MS Dhoni bonds with youngsters over hookah in his room, reveals former CSK teammate
George Bailey was all praise for MS Dhoni in cricket Australia's congratulatory video for Dhoni on becoming the first Asian captain to lead in 200 ODIs. Bailey started by saying, "he's just a picture of calmness and sereneness. It's pretty amazing."
"I mean all the Indian players the pressure they play under in and the scrutiny that they face but MS... I'm sure if he does feel pressure, I have never seen it. I have seen walk him to the wicket with games all but impossible to win and he finds a way to get you home," he added.
MS Dhoni gave up captaincy so that Virat Kohli will have enough time to settle down before the 2019 World Cup. Even after his retirement, Dhoni's presence in the field has been an enriching experience for the rest of the team members, especially the young bowlers.
Bailey also spoke about the kind of impact that Dhoni can have on the bowlers. "He has such confidence and such a steely determination and belief that he inspires the bloke with the ball to do the right thing".
"He can really panic some bowlers, it's quite funny going to some bowling meetings because, he would never come to the bowling meetings and the bowlers would spend all this time preparing, looking at wagon wheels and how they're going to bowl to a certain batsman and then you'd walk on the field with the ball in the hand at the top of the mark and MS just points at a completely different direction. you can see a few bowlers' eyes start to spin."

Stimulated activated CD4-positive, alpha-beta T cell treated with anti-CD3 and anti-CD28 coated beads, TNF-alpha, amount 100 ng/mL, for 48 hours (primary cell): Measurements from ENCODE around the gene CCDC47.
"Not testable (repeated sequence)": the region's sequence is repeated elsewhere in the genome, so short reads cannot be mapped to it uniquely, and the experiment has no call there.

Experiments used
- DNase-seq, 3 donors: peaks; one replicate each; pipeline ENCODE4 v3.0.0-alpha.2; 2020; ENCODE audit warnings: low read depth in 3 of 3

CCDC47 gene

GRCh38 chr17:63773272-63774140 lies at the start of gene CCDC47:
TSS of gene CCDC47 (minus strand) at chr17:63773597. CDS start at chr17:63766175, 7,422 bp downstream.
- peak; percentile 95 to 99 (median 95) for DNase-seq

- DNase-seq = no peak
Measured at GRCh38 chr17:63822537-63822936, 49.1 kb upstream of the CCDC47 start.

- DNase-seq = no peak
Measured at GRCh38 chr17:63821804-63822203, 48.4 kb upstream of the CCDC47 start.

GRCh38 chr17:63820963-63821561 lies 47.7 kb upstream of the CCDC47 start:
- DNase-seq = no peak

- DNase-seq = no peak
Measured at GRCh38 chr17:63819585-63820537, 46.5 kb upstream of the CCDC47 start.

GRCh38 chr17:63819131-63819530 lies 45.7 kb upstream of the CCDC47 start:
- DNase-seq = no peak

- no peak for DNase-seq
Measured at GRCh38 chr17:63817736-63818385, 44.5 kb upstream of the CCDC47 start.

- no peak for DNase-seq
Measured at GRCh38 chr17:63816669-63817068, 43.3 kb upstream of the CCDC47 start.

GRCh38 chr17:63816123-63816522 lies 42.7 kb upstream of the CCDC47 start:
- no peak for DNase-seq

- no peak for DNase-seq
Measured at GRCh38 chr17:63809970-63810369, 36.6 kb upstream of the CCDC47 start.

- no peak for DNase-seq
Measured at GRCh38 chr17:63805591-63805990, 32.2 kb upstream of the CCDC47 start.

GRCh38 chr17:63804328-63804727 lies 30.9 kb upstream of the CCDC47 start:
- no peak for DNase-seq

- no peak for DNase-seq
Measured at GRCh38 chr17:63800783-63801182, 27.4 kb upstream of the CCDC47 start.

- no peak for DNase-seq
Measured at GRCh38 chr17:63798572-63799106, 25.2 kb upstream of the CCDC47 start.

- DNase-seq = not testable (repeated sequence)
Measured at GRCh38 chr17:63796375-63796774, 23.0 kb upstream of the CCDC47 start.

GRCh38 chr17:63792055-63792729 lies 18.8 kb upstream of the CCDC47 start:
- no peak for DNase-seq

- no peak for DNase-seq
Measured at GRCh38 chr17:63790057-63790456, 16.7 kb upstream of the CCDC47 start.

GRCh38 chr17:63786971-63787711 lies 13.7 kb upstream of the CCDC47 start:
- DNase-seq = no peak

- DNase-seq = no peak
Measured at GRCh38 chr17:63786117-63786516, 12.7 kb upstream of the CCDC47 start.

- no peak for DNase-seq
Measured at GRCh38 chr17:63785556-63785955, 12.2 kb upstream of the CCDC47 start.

In addition to speaking about Dhoni's presence on the field, Bailey also revealed the secrets behind how MS Dhoni bonds with youngsters.
"He likes smoking a bit of the sheesha or the hookah. So, he quite often would set that up in his room, and it was very much open door policy. You would go in and quite often find a lot of younger players there," reveals Bailey.
Dhoni former CSK teammate felt that the ace Indian wicket-keeper has been doing a great job breaking down barriers among teammates. "India, or possibly a lot of cricket teams, can be quite hierarchal, but he certainly broke that down. So you'd just find him in his room late at night chatting with everyone, inevitably about different facets of the game. It was a great way to break down barriers."
"The greatest thing that I took from him was just the ability of him, with his calmness, to impact the calmness of the team with the chaos and whatever might be happening in the game. On numerous occasions when you be so calm behind the wicket, you know, with the bat in hand you firmly believe that he's got a plan he's got something coming here and it's gonna be okay," he concluded.
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